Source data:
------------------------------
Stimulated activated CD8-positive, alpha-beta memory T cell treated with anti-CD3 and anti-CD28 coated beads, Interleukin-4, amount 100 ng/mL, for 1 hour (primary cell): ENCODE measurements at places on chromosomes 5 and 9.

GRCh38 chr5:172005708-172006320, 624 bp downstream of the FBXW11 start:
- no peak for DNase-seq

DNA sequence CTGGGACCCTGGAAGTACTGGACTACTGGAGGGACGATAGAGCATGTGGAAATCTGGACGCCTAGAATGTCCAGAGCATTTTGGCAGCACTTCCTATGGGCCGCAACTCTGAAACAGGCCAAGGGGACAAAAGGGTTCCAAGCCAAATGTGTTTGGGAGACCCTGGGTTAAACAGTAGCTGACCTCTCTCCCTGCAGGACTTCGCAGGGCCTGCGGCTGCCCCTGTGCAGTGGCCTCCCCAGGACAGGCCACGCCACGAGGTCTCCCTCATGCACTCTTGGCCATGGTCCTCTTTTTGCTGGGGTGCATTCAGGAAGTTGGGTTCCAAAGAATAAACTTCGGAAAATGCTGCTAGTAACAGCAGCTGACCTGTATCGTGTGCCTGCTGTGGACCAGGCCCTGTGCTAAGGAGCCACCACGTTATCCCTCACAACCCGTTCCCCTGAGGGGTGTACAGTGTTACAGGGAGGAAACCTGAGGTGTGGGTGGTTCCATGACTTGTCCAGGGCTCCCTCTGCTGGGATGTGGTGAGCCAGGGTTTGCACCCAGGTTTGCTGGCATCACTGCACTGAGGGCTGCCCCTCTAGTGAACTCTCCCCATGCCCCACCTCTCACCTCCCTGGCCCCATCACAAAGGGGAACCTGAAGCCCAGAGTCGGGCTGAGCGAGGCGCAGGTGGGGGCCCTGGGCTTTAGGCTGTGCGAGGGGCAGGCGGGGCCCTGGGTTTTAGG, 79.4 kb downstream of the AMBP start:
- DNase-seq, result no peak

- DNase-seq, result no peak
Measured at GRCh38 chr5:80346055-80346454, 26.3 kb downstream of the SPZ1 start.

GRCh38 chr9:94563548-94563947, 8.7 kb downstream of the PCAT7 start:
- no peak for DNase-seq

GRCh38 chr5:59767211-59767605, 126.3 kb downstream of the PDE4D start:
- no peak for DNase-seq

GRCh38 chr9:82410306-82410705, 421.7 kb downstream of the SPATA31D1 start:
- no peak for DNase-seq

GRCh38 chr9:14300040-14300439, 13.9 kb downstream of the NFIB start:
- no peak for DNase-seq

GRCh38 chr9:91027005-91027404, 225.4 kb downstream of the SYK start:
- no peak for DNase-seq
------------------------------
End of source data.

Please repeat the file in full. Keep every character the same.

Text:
Stimulated activated CD8-positive, alpha-beta memory T cell treated with anti-CD3 and anti-CD28 coated beads, Interleukin-4, amount 100 ng/mL, for 1 hour (primary cell): ENCODE measurements at places on chromosomes 5 and 9.

GRCh38 chr5:172005708-172006320, 624 bp downstream of the FBXW11 start:
- no peak for DNase-seq

DNA sequence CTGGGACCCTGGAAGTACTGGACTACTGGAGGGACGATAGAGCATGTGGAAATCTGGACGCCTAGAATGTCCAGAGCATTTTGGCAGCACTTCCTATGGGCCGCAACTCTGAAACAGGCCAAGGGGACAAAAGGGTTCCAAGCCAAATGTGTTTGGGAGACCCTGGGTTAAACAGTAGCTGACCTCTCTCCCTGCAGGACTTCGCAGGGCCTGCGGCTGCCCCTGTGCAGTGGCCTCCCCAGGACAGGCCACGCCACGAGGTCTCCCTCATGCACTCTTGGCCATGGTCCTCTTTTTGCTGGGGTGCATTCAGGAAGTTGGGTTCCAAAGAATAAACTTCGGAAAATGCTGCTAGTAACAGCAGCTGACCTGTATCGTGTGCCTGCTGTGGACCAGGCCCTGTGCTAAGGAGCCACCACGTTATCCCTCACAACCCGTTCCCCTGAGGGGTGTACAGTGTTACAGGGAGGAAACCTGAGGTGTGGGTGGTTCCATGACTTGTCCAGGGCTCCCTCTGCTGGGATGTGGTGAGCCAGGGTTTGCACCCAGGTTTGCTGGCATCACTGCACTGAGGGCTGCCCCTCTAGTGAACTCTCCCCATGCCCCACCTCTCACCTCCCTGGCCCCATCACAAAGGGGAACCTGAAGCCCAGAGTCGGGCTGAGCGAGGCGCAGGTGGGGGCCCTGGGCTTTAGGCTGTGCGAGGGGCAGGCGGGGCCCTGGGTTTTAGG, 79.4 kb downstream of the AMBP start:
- DNase-seq, result no peak

- DNase-seq, result no peak
Measured at GRCh38 chr5:80346055-80346454, 26.3 kb downstream of the SPZ1 start.

GRCh38 chr9:94563548-94563947, 8.7 kb downstream of the PCAT7 start:
- no peak for DNase-seq

GRCh38 chr5:59767211-59767605, 126.3 kb downstream of the PDE4D start:
- no peak for DNase-seq

GRCh38 chr9:82410306-82410705, 421.7 kb downstream of the SPATA31D1 start:
- no peak for DNase-seq

GRCh38 chr9:14300040-14300439, 13.9 kb downstream of the NFIB start:
- no peak for DNase-seq

GRCh38 chr9:91027005-91027404, 225.4 kb downstream of the SYK start:
- no peak for DNase-seq